March 18, 2009

Lost Causes: What Nicole and Rhianna's Stories Tell Us.

In the television series The Practice defense attorney Eugine Young harshly cross-examined a rape victim during a trial with the words that go something to this effect: accusing someone of rape is a horrible thing...not only does it hurt the accused, but it does a world of disservice to future rape victims.

Now I do see how true this statement is.

In the past two days, news that reported (I no longer feel confident in not including identifying her as a victim, given everything that's happened) rape victim Nicole has migrated to the US spread like wildfire both in traditional media as well as in the blogosphere. I first heard about the situation from a plurk thread. Initially I sat back quietly and read the response of other plurkers until finally I figured out what to say: that's so sad.

At that point that's all I could think of. However, as the news continues to grow and details continue to emerge, I am caught in an onslaught of emotions ranging from curiousity, disgust, understanding, and dismay. True, I am not Nicole and I cannot begin to explain why she did such a thing, but for me, I am truly, truly saddened and disappointed by the news. I am not here to judge her as a person, but I feel that because of this, rape victims' cries have been silenced once again. It's not just her change of story that troubles me, really, but the fact that because of this, pursuing rape cases will now be even harder than it was in the beginning. I was a staunch defender of the principle of not blaming the vicitm for being raped, especially in response to the many criticisms about Nicole's behavior (i.e. drinking, "dirty dancing" with the men, wearing skin-tight jeans, etc.). However, with her recanting her story, it boils down now to the idea that it was her fault she got in such a precarious situation. Now, how can lawyers and women's groups fight and say that what we wear does not give men license to rape us? How when our own says perhaps it was indeed my fault?

Looking at Nicole's story from a wider lens, I feel the situation has caused the cause of Women Empowerment more than two steps back. After the hard battles to make just a little progress, it takes this one story to derail it from gaining ground. In many ways, this really gives the saying "a lost cause" meaning. It is not only Nicole's story that saddens me. I'm sure many are also aware of the Chris Brown-Rhianna incident. The breaking news of Rhianna's alleged beating at the hands of her lover caught the youth's attention and it was a great way to inform people about the dangers of domestic violence. But now that she takes him back, it seems to give the message that what happened is okay.

These two women tell the same story: that women are weak and can be "bought" and swayed. In Nicole's case, it was entry to the land of Milk and Honey. In Rhianna's, it was promises of love in the arms of her batterer. What's even worse, they give abuse victims a bad name.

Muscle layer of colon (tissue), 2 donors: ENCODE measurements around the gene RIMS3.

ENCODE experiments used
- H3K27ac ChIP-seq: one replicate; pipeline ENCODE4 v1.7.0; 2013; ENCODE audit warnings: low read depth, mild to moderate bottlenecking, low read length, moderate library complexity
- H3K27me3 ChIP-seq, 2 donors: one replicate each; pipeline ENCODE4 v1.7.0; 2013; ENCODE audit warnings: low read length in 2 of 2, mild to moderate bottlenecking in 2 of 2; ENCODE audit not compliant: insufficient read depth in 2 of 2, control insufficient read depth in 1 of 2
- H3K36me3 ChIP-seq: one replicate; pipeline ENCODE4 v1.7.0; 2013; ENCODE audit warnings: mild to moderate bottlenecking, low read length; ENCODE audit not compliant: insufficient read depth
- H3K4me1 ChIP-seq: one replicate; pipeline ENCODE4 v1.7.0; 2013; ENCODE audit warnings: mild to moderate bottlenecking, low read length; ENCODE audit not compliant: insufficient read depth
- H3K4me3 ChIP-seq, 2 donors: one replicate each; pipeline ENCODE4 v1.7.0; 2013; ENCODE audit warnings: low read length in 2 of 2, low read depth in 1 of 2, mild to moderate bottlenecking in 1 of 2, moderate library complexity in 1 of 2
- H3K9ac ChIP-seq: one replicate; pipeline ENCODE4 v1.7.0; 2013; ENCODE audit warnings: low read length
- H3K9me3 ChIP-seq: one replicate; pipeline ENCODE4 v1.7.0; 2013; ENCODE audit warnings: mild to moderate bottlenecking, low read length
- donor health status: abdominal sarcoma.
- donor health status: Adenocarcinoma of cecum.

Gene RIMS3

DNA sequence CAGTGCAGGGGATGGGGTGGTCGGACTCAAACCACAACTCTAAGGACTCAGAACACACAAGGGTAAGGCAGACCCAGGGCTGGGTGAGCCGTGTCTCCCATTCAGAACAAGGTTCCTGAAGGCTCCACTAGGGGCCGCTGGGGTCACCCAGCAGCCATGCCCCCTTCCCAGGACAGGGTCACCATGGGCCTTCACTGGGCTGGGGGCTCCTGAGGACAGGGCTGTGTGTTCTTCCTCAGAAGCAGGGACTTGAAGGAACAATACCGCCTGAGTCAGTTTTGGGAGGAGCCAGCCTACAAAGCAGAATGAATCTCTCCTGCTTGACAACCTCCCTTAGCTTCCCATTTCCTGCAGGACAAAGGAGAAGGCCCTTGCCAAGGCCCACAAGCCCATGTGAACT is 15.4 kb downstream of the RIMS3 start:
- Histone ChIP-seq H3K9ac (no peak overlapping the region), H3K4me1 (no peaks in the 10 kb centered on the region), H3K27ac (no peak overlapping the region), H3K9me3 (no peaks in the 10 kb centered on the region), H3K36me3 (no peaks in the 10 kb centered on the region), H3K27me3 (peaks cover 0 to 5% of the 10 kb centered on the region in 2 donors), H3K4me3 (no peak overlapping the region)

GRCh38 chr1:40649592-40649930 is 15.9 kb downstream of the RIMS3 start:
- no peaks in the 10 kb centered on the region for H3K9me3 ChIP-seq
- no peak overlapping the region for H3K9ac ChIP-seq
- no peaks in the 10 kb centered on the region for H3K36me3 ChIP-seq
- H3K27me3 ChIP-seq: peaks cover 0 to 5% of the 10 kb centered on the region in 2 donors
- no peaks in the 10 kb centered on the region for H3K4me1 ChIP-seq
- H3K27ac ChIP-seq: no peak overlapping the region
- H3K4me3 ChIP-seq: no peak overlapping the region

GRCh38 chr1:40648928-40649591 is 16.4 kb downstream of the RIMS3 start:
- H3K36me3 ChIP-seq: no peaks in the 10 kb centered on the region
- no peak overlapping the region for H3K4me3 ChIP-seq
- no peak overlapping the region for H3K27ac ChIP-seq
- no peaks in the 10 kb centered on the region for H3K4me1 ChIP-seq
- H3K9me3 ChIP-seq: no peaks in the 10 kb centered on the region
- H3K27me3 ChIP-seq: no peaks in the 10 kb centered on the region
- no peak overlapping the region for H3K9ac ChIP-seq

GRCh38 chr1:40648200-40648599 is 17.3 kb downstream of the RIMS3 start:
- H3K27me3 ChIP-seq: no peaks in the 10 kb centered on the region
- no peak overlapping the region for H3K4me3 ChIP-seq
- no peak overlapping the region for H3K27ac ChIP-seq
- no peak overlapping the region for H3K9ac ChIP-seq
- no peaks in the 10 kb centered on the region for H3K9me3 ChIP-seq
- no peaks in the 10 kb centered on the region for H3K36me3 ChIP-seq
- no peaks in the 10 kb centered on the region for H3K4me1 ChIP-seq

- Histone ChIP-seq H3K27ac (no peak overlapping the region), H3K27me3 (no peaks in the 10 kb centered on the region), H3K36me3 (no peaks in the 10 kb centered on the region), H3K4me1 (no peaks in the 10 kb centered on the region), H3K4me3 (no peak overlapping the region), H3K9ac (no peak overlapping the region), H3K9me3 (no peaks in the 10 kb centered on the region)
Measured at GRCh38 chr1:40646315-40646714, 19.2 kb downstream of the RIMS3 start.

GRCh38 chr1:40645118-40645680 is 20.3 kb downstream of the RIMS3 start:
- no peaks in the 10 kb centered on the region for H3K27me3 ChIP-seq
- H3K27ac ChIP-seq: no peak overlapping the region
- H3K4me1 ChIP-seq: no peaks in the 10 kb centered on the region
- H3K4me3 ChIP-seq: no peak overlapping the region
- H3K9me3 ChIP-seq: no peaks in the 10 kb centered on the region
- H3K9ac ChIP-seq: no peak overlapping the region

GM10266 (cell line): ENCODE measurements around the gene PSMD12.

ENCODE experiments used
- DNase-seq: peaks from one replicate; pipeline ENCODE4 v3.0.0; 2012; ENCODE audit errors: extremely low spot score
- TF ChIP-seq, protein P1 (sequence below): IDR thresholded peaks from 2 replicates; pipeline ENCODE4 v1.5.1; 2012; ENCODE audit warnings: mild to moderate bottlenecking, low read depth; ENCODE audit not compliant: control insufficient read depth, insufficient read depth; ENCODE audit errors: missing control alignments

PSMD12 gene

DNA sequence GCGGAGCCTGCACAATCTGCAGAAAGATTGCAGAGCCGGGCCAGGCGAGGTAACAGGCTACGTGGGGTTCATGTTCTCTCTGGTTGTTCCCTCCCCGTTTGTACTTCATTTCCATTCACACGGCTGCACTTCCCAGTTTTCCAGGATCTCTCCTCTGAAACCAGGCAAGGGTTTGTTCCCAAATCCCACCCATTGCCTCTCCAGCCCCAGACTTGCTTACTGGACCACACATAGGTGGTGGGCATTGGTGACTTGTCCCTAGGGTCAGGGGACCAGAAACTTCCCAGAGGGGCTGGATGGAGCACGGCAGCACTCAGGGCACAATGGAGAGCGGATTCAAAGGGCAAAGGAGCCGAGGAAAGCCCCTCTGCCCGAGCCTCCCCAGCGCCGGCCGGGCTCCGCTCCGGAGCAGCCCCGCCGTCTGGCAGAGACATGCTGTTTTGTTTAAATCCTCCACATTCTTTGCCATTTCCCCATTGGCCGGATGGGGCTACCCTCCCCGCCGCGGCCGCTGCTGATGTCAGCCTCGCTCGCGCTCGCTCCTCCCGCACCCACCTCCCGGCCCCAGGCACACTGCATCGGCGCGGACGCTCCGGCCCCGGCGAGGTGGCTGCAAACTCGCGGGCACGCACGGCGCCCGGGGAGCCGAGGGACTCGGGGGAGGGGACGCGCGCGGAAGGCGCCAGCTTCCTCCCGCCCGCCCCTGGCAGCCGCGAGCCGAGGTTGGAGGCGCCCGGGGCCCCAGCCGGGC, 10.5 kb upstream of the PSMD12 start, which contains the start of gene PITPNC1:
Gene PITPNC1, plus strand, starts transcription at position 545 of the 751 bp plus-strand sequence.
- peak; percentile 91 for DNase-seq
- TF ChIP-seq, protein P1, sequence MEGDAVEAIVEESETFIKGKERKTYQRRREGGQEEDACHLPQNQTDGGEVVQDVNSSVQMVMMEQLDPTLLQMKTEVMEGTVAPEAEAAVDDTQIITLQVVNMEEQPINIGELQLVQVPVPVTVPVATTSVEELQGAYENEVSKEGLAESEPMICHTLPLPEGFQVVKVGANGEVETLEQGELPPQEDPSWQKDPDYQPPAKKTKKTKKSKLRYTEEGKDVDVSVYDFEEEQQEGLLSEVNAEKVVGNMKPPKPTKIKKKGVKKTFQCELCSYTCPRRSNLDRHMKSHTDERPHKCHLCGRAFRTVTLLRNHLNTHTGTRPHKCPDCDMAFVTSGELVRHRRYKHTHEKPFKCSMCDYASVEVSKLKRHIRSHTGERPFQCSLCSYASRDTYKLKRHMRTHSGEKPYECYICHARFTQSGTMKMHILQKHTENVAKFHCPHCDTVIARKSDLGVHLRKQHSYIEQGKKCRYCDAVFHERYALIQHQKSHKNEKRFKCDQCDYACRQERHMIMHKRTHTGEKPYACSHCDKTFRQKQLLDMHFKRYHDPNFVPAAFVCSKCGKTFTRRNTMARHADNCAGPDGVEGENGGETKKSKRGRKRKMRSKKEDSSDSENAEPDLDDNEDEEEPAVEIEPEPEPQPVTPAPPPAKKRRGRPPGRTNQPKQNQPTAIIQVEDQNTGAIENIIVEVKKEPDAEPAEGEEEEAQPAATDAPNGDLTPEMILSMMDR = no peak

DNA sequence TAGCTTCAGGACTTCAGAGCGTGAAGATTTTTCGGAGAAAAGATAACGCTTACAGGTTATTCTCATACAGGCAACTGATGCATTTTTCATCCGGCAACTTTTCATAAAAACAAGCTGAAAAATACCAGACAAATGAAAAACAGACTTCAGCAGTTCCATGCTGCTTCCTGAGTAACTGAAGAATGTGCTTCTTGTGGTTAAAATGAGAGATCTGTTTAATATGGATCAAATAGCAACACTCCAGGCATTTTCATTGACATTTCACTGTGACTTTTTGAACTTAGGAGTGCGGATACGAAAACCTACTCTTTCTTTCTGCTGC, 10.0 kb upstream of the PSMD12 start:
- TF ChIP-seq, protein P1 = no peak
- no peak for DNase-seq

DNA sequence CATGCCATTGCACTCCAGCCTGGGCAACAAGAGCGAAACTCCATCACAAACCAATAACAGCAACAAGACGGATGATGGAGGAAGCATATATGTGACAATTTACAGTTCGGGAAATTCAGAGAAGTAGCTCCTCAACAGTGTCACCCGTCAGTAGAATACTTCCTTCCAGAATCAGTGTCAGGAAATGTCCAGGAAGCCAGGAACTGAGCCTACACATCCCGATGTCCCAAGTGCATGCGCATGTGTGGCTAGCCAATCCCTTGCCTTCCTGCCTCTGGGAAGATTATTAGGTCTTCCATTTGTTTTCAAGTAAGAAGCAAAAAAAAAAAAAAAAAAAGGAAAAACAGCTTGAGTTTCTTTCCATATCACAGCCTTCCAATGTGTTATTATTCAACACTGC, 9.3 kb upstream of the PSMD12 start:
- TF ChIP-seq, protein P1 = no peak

I know this blog post is coming out as rhetorical and perhaps many would feel it is pointless. However, being a blogger, I decided to use my platform as a venue not just to share personal experiences, talk about new and upcoming events, but to also further causes and advocacies I beleive in, so I start with this one.

I am a woman. I am proud to be one and I will fight to defend the rights of women, in my own little way. With that said, I, along with all the other women in my country declare NO TO VIOLENCE AGAINST WOMEN in whatever shape, way, or form.

To all the Rhianna's and Nicole's out there: I will not claim to know how you feel. I will not even say I understand what you are going through. I do say, however, you are worth more than you think you are and NO ONE has the right to lay their hands on you.

Nicole and Rhianna's stories' tell us that fighting for our rights and really standing up for ourselves (or having "paninindigan"for that matter) is a lost cause. Let's change that story and say, no, it is not a lost cause.

2 stars twinkling:

Anonymous,  3/19/2009 10:02:00 AM  

Ewan ko, Ria. Super long story but may I just say that I can feel for Rihanna in more ways than one and I understand what made her take back her abuser. Which is not to say that I agree with what she did. Pero if she is going through what I've gone through, then her saga isn't over yet.

With regard to Nicole, ay my gad. I have nothing but the purest contempt for her. All this time, I was honestly never convinced that she was, in fact, raped. And suddenly she comes out with this - She's now a U.S. immigrant, was paid a sum of money she'll probably never earn in 5 years working in the Philippines and then she recants her testimony. Pucha. This is not allowing herself to be silenced. This is manipulation at its finest.

I'm not a fan of Americans. But I am tempted to write to that Daniel Smith every single day to urge him to sue that girl for perjury, defamation of character resulting in emotional and psychological distress and lack of earning capacity. And that's just for starters. How much are you willing to bet that the minute idemanda siya ni Smith e she'll say na, "Ay I was wrong pala. Sure pala ako na he raped me nga. Sure na sure."?

- Betsy

Ria 3/19/2009 05:03:00 PM  

Hi Betsy! I don't know what to say about your comment....but whatever it is you went through, I hope in the end you are at peace with it :-)

Well, that is the popular sentiment about the Nicole sad that dignity and integrity is only worth a greencard and x amount of $.

Let's see where the story goes from here....I do think Smith has grounds for a case against her. And much as Nicole claims there is no justice in the Philippines, I hope she faces justice indeed. On the other side of the fence this time.

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